I’ve been a working writer now, in one genre or another, for more than twenty years—I was still an undergraduate when my work life began. Throughout those two decades I’ve lived in different parts of the world, in different types of domicile; I’ve lived alone, with housemates, with girlfriends, and now with a wife and son (and three cats). In all those places I’ve lived, I’ve always had a dedicated place to write.
More often than not—especially when I was poor and had to rent—those places were neighborhood establishments of one kind or another. In London, I wrote in the White Lion of Mortimer, my local pub in Finsbury Park. In Boulder, it was a coffee shop called Penny Lane, which (for those who knew and loved it) is now closed. Coffee shops, in fact, have been quite good to me: Misha’s in Old Town Alexandria; the old Stompin’ Grounds on Capitol Hill; Tryst in Adams Morgan, here in DC; the former Cafe Express in Evanston; and—above all else—the dear, departed Funk’s Democratic Coffee Spot in Baltimore.
Rarely, however, have I ever had a place I liked to write IN my own home. When I bought my first house on Capitol Hill, the smallest bedroom was my study… but I was so crammed into the space (which was awkwardly-shaped and poorly-lit) I hated to work in there; more often than not, I’d head out onto the back porch to work. I had a basement office when I rented a house in Columbia, too, but that was miserable in an entirely different way: no light whatsoever, dingy carpet, and a completely nondescript decor. I made the best I could, everywhere… but the best wasn’t very good at all.
For the last year now, however, ever since my wife and I bought a house in Silver Spring, I’ve been closer to my dream space than I’ve ever been before—very, very close, in fact.
To begin with, my writing space isn’t actually only one room—it’s two, with a private bathroom. You enter first into a small but beautiful library, lined with oak shelves and an exquisite rare-variety granite counter. One small chair on which to settle yourself for a few minutes while you choose which book you want, an antique 1941 Philco floor model radio, a few modest but personally important pieces of art, and a supremely soft green-and-gold rug. The room is dark—the walls are a rich brown—which makes it into a kind of cave-like passageway connecting the house proper with the space I actually write in. When I take my son into the room with me, he instantly calms down. I can’t wait to read to him there.
The second room is the much-larger study. Its walls are a soft blue and full of windows—one a great picture window that looks out onto our grassy back yard, another that looks out onto a rose bush and a dwarf bamboo that attract a fair share of butterflies and birds. The effect upon entering the brightly-lit room from the dark, sedate library is—as we intended—energizing. I feel as if I’ve entered a space full of creativity and possibility every time I come in: a real refuge from the rest of the world.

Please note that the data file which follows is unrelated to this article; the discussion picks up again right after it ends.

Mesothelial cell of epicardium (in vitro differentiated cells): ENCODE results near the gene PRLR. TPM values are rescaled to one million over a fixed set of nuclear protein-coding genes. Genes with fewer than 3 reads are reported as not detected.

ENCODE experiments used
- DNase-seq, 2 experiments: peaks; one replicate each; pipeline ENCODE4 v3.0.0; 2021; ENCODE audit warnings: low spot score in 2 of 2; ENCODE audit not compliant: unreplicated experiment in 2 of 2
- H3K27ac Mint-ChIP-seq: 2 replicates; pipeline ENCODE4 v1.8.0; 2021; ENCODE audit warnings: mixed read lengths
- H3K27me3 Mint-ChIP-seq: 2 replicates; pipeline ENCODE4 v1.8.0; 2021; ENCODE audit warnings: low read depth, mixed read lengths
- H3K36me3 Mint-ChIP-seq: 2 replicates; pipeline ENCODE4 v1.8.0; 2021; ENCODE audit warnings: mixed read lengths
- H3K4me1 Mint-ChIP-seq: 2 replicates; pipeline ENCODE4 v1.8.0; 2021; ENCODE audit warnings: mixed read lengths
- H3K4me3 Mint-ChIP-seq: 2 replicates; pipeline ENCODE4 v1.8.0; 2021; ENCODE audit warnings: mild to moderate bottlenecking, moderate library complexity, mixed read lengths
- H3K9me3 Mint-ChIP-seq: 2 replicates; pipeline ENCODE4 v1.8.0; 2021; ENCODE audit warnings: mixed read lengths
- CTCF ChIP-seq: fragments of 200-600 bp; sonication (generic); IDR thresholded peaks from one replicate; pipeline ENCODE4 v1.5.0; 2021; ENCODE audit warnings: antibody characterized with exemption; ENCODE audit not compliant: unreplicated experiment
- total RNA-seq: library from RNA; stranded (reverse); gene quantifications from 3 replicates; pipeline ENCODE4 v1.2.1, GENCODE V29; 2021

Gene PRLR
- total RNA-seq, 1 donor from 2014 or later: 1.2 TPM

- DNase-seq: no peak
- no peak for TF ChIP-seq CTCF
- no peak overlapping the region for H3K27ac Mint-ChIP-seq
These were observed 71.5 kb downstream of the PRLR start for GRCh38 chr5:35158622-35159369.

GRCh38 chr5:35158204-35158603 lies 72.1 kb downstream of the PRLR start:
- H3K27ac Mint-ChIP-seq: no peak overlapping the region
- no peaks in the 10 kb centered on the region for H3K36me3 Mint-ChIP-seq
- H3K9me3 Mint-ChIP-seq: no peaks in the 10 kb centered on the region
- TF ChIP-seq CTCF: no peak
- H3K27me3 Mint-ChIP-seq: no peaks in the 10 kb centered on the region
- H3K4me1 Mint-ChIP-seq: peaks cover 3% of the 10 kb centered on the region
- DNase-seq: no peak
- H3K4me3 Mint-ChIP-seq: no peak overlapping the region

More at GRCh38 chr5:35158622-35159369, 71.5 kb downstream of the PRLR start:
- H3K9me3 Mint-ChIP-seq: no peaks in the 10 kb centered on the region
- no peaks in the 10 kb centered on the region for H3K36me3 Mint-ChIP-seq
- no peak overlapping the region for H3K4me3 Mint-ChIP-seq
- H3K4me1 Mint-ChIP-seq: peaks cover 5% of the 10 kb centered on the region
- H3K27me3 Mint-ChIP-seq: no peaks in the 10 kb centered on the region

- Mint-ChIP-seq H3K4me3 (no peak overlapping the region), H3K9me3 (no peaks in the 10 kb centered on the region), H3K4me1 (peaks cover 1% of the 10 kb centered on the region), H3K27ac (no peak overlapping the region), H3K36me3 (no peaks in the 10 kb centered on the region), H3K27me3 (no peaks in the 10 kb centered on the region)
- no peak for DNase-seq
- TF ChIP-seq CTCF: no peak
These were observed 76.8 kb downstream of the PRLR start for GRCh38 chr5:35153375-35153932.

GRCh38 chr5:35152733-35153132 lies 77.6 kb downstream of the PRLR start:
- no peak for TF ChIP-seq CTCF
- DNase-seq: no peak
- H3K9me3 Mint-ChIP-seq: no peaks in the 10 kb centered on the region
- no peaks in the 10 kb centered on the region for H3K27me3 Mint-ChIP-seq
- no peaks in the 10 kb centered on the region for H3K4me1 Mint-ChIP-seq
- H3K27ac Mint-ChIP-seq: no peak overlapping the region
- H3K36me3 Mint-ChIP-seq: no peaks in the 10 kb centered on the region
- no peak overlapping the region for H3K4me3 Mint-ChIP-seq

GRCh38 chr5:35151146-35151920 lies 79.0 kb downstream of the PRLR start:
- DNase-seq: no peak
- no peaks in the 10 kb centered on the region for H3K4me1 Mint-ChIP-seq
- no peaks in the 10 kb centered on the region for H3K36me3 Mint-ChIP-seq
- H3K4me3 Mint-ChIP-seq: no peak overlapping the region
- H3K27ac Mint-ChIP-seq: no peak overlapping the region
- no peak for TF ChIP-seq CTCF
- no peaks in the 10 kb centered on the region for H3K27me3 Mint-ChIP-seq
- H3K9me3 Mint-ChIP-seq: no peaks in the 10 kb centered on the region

The room holds a great deal of antique furniture: three cherry bookcases; a dark oak library table, which serves as a desk, as well as an accompanying banker’s chair; an oak filing cabinet; a pine farm table; a wooden stenographer’s table. Beneath it all is a broad, blue carpet etched with flowers. I write in a worn leather recliner, my laptop on my lap; to my side is a Deco-styled blue armchair as well, if I need variety—though that’s usually where my wife sits. The walls are hung with a great deal of art I’ve collected over the years, and the deep window sills are lined with an odd variety of antique knick-knacks that have found their way into my possession: a portable letterpress printer, two more antique radios, a bronze fire extinguisher, and a manual typewriter, among other curiosities. It’s all deeply personal and terribly meaningful to me, and it took me these past two decades to slowly, carefully accumulate. Thankfully, the room’s ample size means it doesn’t feel the least bit crowded.
The only nods to modernity—and I value them just as highly—are my laptop, iPod, printer, and XM radio, which is always tuned to the 1940s channel, the classic jazz channel, the classical music channel, or (if I’m feeling whimsical) the old time radio channel. I literally couldn’t work without them.
What’s the importance of all this? I’ve come to think that the space in my home that I allocate to writing is a reflection of the importance of my craft to my life. I’m not saying that one has to have a great huge loft of some kind or one isn’t a real writer — I’m simply saying that the size of my writing space, relative to the rest of my home, is an indicator of how settled I am into my identity as a writer. I’ve given a lot, literally, to making myself into a playwright. It’s taken me two decades to develop this space, to acquire the pieces that have made it what it is. I’m proud of that.
Take a look at your own writing space, if you have one in your home. Think about how it looks, how it makes you feel—and imagine what you want it to be. Don’t stop yourself from imagining whatever might be tremendous for you. You might not get it overnight, but if you work hard, and grow it over time, before long you’ll be sitting in your ideal room, or as close as you might expect to come — that’s my advice to you.
And the same is true, I think, of your career as a writer. Expand it incrementally, over the years. Don’t expect anything to happen immediately; change and growth come slowly, but they do come.
My study is proof.
Come on over sometime and I’ll show it to you.